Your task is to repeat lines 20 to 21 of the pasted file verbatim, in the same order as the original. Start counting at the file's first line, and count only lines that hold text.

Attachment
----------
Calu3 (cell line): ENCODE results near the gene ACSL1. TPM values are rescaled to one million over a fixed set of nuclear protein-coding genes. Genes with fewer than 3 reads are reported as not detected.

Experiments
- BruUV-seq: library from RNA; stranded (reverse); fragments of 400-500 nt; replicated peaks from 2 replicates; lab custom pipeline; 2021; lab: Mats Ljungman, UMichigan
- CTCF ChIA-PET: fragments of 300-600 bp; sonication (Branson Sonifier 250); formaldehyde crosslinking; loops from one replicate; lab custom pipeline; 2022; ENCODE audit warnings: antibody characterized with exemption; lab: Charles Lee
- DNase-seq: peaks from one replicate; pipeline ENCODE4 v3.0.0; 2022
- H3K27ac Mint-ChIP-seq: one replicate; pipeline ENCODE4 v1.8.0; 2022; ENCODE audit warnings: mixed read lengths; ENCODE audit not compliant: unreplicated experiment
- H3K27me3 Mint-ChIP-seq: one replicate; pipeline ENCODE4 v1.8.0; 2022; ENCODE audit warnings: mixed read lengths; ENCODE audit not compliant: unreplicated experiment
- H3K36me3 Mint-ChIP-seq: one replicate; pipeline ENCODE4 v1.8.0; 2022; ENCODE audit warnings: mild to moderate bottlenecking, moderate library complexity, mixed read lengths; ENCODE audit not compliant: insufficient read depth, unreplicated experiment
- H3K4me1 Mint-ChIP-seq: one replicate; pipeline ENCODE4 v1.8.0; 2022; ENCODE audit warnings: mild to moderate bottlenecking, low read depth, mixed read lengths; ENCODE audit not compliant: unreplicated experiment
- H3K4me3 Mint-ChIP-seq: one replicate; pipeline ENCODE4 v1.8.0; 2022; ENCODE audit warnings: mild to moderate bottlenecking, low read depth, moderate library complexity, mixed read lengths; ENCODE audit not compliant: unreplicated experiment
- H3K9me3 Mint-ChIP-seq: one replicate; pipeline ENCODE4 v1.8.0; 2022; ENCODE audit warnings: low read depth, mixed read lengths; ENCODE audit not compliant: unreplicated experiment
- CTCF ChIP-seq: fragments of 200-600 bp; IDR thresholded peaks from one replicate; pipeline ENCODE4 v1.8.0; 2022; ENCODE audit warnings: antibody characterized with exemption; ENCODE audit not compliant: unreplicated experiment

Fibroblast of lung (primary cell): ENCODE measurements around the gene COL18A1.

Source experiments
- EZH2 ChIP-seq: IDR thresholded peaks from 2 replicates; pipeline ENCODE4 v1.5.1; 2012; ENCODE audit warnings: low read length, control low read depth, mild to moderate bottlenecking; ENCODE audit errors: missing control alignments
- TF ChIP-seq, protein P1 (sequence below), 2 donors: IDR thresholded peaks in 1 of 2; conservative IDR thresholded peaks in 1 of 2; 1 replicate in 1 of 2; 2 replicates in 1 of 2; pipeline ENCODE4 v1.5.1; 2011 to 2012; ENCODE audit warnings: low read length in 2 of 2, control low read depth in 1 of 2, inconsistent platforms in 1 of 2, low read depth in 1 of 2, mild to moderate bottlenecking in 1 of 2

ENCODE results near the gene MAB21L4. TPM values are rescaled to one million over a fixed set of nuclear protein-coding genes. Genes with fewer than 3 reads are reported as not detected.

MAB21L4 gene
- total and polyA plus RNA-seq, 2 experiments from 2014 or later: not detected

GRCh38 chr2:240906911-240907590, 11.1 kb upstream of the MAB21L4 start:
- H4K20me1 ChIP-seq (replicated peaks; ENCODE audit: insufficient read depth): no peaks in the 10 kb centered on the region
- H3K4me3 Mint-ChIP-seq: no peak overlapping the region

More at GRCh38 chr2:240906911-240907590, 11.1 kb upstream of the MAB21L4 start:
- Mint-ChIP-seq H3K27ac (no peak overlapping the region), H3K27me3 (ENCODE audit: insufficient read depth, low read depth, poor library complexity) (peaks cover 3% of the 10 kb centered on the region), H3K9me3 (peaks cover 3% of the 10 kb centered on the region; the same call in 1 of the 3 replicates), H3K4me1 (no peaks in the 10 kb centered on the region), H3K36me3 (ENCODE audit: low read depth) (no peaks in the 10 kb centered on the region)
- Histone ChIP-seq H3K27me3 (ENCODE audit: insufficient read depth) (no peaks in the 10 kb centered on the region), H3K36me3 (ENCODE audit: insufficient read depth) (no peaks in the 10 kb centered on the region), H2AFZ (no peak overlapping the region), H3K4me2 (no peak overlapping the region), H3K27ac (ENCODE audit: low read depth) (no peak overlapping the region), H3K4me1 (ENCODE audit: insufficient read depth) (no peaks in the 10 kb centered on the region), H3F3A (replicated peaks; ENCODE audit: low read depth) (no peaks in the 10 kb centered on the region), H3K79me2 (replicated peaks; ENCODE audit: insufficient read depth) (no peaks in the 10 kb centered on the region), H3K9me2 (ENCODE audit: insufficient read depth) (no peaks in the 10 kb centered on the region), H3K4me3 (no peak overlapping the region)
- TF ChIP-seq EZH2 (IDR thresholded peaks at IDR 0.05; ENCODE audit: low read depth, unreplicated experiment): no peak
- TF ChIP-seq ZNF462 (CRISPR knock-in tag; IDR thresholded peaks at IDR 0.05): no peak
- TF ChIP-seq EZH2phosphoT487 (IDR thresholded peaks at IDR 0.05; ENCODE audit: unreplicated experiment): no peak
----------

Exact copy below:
GRCh38 chr2:240906911-240907590, 11.1 kb upstream of the MAB21L4 start:
- H4K20me1 ChIP-seq (replicated peaks; ENCODE audit: insufficient read depth): no peaks in the 10 kb centered on the region